Perpetuating Fiscal Excess

Our disastrous status quo is a bipartisan problem.

In ending the rancorous impasse that led to the shutdown of much of the federal government, Democrats and Republicans agreed they need to sit down together and address the budget to avoid a repeat of the debacle next year. And they probably will reach agreement -- to do as little as possible.

That's not because the budget picture is bright or suffers from problems that will subside on their own. On the contrary, the fiscal forecast is straight out of a Stephen King novel: scary, with every assurance it will grow ever more terrifying.

The federal debt is now equal to 73 percent of gross domestic product -- the highest since just after World War II. The only good news is that the annual deficit has been declining. But it's a brief respite. After 2015, the Congressional Budget Office figures, it will resume its upward trajectory.

Given current trends and policies, CBO said, "By 2038, the deficit would be 6.5 percent of GDP, larger than in any year between 1947 and 2008, and federal debt held by the public would reach 100 percent of GDP, more than in any year except 1945 and 1946. With such large deficits, federal debt would be growing faster than GDP, a path that would ultimately be unsustainable."

At some point, the two parties may have to take painful steps to stave off disaster. But that point is way off in the future. For now, we can expect them to perpetuate the status quo as long as they can.

Balancing the budget is never easy for our leaders, which is why the federal government almost always runs a deficit. But a glimmer of hope can be found in the four-year string of surpluses from 1998 through 2001. Maybe the solutions employed then could be revived.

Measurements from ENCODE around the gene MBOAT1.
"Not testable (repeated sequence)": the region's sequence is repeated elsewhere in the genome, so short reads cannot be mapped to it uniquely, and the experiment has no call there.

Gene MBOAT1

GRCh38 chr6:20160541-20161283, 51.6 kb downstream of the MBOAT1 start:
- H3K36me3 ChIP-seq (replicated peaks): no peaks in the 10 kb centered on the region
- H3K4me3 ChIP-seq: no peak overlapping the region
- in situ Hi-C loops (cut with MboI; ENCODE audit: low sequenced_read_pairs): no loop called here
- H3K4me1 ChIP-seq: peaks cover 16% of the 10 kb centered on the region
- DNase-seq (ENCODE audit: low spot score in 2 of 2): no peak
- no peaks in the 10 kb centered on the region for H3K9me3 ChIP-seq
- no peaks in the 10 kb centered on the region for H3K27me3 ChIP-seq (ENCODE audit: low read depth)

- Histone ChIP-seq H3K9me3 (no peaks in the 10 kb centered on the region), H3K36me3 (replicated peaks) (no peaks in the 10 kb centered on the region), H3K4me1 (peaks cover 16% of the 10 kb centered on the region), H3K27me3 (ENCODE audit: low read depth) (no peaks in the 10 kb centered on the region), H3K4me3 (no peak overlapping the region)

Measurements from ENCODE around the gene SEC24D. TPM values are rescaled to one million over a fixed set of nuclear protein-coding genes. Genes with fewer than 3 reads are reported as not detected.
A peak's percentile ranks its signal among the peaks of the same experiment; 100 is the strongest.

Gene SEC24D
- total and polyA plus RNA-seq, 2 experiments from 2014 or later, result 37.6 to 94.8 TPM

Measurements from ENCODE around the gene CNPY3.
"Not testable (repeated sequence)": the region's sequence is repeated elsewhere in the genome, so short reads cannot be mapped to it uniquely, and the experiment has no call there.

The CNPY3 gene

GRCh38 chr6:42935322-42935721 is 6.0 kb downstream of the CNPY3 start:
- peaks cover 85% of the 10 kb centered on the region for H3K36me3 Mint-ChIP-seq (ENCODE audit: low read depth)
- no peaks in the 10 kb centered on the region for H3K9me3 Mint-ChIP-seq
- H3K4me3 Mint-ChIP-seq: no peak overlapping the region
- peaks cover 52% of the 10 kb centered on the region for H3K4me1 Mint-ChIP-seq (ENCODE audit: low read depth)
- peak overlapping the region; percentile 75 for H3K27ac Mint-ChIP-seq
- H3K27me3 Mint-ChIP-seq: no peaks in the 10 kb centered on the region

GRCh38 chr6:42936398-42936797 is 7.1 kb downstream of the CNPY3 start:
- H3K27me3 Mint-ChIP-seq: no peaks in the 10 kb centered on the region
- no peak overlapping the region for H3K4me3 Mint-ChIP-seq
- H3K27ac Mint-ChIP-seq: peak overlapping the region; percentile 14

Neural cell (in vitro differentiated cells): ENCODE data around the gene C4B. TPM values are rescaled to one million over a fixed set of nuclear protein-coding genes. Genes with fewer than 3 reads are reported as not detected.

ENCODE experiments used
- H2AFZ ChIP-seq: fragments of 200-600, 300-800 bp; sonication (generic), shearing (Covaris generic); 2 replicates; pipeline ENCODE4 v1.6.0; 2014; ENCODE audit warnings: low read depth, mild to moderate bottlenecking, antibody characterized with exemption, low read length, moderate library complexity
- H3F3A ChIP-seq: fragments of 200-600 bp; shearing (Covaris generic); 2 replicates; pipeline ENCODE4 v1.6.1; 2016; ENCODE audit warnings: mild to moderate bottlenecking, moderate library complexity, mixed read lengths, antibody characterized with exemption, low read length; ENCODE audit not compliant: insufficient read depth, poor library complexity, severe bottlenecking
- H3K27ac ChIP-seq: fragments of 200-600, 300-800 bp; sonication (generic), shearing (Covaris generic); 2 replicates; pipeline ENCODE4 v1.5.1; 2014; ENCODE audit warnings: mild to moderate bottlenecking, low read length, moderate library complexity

But a closer look at that experience offers cause for even greater gloom. The balancing of the budget came about through events and circumstances that bear no resemblance to the present.

Back then, says fiscal analyst Chris Edwards of the libertarian Cato Institute, "politicians in both parties were afraid of deficits" -- worried they would bring on high interest rates, rising inflation and economic stagnation. Since then, it's become apparent that most economic indicators do not rise or fall on the tide of red ink -- not in the short run, anyway.

The Clinton administration also benefited from the "peace dividend" generated by the end of the Cold War. The collapse of the Soviet Union allowed us to cut defense spending to the lowest level in decades.

In the 1990s, a booming economy (and stock market) meant more people were paying taxes and fewer were collecting benefits. The baby boom generation was in its prime working years.

Today, however, the economy is in a never-ending slump. Costs for social programs, such as food stamps and Medicaid, have risen sharply, while tax receipts have not. Many boomers have reached their golden years and started to collect from Social Security and Medicare on an unprecedented scale.

So the budgetary environment is much tougher than it was then. Meanwhile, politicians have gotten more comfortable with fiscal laxity. Spending ballooned under George W. Bush and again under Barack Obama.

"Few members of either party want to cut spending," laments Edwards, who notes that among the Republican attacks on Obama is that his health care plan would cut Medicare, whose growth happens to be "the biggest single problem in the federal budget."